Retired Steeler Taylor / SUN 9-4-16 / School in Oxford informally / Spanish prefix with lineas / Multicolored candy in yellow package / Beverage since 1922 / One of two in adidas logo / Surrounder of la grande jatte / Giggle syllable

Sunday, September 4, 2016

Constructor: Tom McCoy

Relative difficulty: Easy-Medium

THEME: "One By One" — I don't really understand how the title relates, but the theme is two letters in one square, functioning as sequential letters in a word, in the Down, and as "[letter] AND [letter]" in the Across:

Theme answers:
  • PEANUT M & MS / LEMMA (hardest one)
  • S & P FIVE HUNDRED (uh, "500," I think)

Word of the Day: la Grande Jatte (49D: Surrounder of la Grande Jatte = SEINE) —
The Ile de la Jatte or Île de la Grande Jatte is an island in France, in the river Seine, at the very gates of Paris, in the communes of Neuilly-sur-Seine and Levallois, Hauts-de-Seine. It is 7 km distant (in a straight line) from the towers of Notre Dame and 3 km from the Etoile. It has about 4,000 inhabitants and is nearly 2 km long and nearly 200 m wide at its widest point. Its name translates as "Island of the Bowl" or "Island of the Big Bowl". // It is best known as the setting for Georges Seurat's pointillist oil painting, Un Dimanche après-midi à l'Île de la Grande Jatte (A Sunday Afternoon on the Island of La Grande Jatte) (1884-6 and 1889) and also for the Stephen Sondheim musical, Sunday in the Park with George. (wikipedia)
• • •

Mixed bag. The theme feels old, and isn't terribly interesting. Not inherently, anyway. Some of the theme answers / intersections, though, are pretty inventive and colorful. I liked discovering QATAR, as I knew that they were the host country for World Cup 2022, but they didn't fit, so I got a little miffed, then doubted my own knowledge, *then* remembered the theme. Also, despite much flailing, despite its being the very last thing I entered in the grid, I liked finding PEANUT M&Ms. I can't say I *liked* finding LEMMA, as it's not a terribly likeable word, but I did appreciate the toughness there. Mostly, today, toughness was lacking. There are some nice longer answers, so I was in no way bored or put off by this. Conceptually it just felt a bit ho-hum, and there was more irksome fill than I can comfortably abide on a Sunday. OPEN ON can *&%$ off, IN A TUB needs to be drowned and eliminated from all wordlists, UNUSE hurts just to look at, and SMALLA is acceptable only as a colloquial form of "smaller" (and no, not even then). Some words were never meant to be pluralized; namely, PEYOTES and KEROSENES. Unfortunate, those. Further, I never met a [Giggle syllable] I liked. GET 'EM out of my grids. Please. Seriously. STOP IT.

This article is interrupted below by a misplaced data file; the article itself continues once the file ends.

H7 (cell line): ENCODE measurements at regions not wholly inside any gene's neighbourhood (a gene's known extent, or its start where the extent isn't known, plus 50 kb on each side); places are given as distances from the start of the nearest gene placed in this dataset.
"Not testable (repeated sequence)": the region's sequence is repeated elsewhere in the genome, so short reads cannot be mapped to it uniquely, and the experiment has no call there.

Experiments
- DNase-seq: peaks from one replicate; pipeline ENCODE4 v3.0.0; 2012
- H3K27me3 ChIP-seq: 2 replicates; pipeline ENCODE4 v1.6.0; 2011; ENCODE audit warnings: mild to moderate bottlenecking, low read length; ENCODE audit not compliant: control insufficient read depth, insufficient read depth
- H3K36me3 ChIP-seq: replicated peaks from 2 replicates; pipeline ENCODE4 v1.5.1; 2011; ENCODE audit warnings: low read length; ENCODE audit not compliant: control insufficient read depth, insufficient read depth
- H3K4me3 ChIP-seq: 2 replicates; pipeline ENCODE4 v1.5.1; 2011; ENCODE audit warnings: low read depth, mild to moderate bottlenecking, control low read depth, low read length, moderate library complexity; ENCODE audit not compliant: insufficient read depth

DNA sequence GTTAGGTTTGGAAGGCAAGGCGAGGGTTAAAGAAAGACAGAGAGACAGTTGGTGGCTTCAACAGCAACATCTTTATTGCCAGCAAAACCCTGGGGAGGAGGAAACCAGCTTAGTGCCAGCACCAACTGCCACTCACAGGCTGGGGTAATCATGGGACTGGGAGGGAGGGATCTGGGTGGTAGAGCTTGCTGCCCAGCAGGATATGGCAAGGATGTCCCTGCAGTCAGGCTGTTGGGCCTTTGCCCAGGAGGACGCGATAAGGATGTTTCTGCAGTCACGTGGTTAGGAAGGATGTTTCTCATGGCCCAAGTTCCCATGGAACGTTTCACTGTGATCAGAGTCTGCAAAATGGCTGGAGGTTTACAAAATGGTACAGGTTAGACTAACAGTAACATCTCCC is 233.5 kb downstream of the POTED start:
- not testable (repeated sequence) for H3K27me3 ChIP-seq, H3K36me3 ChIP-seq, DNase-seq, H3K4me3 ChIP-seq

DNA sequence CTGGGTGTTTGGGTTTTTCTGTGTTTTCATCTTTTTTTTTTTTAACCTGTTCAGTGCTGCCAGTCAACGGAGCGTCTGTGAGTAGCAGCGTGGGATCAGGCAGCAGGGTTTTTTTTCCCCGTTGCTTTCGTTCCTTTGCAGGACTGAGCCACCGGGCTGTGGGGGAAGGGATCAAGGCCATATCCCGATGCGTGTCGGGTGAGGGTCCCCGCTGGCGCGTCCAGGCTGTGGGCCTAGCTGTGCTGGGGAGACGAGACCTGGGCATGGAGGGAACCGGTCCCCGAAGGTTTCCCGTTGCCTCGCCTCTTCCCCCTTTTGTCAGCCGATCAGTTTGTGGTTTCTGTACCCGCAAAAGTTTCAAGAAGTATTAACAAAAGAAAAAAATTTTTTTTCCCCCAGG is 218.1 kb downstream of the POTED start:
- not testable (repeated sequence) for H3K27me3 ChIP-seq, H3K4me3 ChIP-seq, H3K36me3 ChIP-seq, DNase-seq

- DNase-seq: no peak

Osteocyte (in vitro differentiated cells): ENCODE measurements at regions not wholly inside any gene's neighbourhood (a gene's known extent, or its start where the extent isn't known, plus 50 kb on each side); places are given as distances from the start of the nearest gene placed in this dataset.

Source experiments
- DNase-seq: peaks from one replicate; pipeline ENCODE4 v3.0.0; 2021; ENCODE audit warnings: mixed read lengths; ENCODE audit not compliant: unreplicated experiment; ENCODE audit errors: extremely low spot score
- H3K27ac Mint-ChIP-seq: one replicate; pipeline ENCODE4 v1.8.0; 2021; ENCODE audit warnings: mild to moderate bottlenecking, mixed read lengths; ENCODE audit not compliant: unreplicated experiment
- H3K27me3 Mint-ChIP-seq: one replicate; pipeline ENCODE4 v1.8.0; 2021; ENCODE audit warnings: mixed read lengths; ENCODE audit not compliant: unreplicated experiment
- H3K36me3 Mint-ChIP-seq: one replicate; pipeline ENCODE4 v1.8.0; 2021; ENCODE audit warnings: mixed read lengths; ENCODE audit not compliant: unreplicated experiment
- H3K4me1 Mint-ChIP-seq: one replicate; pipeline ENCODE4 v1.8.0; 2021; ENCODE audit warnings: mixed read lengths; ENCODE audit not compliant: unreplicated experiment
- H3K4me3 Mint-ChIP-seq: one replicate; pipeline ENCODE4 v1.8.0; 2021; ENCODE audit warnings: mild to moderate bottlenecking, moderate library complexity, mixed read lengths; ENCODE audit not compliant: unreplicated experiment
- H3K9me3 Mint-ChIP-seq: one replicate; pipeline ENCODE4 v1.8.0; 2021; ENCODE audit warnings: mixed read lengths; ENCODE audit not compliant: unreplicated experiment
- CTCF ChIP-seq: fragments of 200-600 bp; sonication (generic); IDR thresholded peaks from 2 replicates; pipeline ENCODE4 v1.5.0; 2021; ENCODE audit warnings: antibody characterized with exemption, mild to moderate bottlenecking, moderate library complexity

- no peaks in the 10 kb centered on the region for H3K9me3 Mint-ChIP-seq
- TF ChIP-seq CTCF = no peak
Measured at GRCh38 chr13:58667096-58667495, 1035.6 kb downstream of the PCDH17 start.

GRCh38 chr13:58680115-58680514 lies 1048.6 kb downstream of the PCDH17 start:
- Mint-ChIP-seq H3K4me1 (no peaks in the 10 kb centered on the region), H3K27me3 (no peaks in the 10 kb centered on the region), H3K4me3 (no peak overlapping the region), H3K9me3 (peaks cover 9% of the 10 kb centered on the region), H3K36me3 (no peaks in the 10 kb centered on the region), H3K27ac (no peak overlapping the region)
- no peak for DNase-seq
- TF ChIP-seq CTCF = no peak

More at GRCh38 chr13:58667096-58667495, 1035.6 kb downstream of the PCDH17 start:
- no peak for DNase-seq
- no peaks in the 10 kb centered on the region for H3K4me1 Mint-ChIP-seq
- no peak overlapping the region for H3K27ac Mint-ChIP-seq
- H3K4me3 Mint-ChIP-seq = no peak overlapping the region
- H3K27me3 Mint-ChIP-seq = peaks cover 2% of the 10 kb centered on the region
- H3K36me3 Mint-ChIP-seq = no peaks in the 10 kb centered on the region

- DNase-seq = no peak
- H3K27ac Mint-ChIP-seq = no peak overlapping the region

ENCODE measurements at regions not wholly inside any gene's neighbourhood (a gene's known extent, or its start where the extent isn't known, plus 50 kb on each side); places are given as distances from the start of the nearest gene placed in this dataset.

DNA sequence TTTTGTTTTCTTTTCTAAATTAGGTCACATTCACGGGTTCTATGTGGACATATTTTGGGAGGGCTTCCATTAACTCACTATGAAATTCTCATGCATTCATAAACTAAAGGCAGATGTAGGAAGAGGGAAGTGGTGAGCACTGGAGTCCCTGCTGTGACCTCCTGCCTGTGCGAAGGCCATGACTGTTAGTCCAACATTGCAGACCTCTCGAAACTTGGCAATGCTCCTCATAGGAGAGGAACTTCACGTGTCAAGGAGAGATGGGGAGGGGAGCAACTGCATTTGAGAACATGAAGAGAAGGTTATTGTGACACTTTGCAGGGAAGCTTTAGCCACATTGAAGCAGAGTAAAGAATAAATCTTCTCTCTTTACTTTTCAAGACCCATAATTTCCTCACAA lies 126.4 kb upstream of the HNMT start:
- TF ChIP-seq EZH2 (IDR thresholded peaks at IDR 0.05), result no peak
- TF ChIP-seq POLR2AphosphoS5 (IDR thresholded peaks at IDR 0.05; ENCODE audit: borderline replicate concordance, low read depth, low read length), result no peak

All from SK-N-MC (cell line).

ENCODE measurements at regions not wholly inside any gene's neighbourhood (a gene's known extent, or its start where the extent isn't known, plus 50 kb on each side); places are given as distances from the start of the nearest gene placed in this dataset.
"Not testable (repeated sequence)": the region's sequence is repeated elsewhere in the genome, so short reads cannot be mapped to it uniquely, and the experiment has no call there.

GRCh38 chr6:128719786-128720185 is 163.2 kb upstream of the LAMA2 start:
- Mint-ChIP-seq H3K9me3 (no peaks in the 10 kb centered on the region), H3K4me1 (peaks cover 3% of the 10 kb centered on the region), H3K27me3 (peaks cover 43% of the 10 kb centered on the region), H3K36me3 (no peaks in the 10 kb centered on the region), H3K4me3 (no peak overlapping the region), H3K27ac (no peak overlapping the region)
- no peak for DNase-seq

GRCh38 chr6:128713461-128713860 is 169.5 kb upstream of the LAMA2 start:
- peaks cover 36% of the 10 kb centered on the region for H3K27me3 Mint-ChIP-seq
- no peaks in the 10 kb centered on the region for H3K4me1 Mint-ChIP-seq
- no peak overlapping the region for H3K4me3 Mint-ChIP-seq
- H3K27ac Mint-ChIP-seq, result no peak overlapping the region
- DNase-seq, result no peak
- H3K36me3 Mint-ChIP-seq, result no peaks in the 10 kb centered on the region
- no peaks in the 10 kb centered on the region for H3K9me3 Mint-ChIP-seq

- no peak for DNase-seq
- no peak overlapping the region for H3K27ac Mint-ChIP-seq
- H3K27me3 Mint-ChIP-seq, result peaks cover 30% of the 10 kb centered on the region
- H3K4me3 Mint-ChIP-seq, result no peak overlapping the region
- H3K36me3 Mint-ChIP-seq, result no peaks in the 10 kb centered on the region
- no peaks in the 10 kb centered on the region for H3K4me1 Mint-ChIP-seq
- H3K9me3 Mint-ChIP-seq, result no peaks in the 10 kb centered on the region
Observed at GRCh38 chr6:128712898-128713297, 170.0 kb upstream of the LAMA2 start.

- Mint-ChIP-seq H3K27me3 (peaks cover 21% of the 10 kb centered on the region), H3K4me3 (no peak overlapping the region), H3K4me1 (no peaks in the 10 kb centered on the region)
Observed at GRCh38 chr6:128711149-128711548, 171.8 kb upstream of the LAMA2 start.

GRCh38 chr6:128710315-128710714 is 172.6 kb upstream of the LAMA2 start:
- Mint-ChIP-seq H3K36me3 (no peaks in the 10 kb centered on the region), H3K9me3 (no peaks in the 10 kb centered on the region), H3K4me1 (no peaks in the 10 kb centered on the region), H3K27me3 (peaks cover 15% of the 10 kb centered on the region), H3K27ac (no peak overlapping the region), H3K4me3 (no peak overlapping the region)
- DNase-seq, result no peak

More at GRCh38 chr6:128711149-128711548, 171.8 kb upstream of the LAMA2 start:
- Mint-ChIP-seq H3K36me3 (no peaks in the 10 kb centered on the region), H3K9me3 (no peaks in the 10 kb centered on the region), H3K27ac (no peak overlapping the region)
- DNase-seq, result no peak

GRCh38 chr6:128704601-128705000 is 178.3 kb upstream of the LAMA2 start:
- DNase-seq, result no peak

Got the theme early because, well, there it is, a theme square, way up in the NW corner. Tried ELAN, then pulled it, then flailed around, then put ELAN back, and finally realized "BO" had to go in one square. With some crosses, got B&O RAILROAD, and that was that: theme, unlocked. One of the weirder things about this solve was my having so much trouble with 85A: Footnote material. I'm familiar with what goes in footnotes. My dissertation had scores of them. Naturally, I went looking for an answer that had something, anything, specifically to do with footnotes. But after getting 5/6 of the crosses and ending up with -ETAIL, I had to concede that the answer was DETAIL. You put ... DETAILs in footnotes. Apparently. Unless of course your DETAILs are worth reading, in which case they are in the body of your work, so ... I hate this clue/answer pairing on professional grounds.

Signed, Rex Parker, King of CrossWorld

[Follow Rex Parker on Twitter and Facebook]


jae 12:07 AM  

Maybe I've been doing too many metas lately, but the title of this one had me looking for more than just &s in the theme answers. Alas, there was no there there. Mostly easy for me too, but I needed to acclimate to UNUSE as a word.

Cute rebus, but I regret the time I spent looking.....still liked it.

gourmand 12:22 AM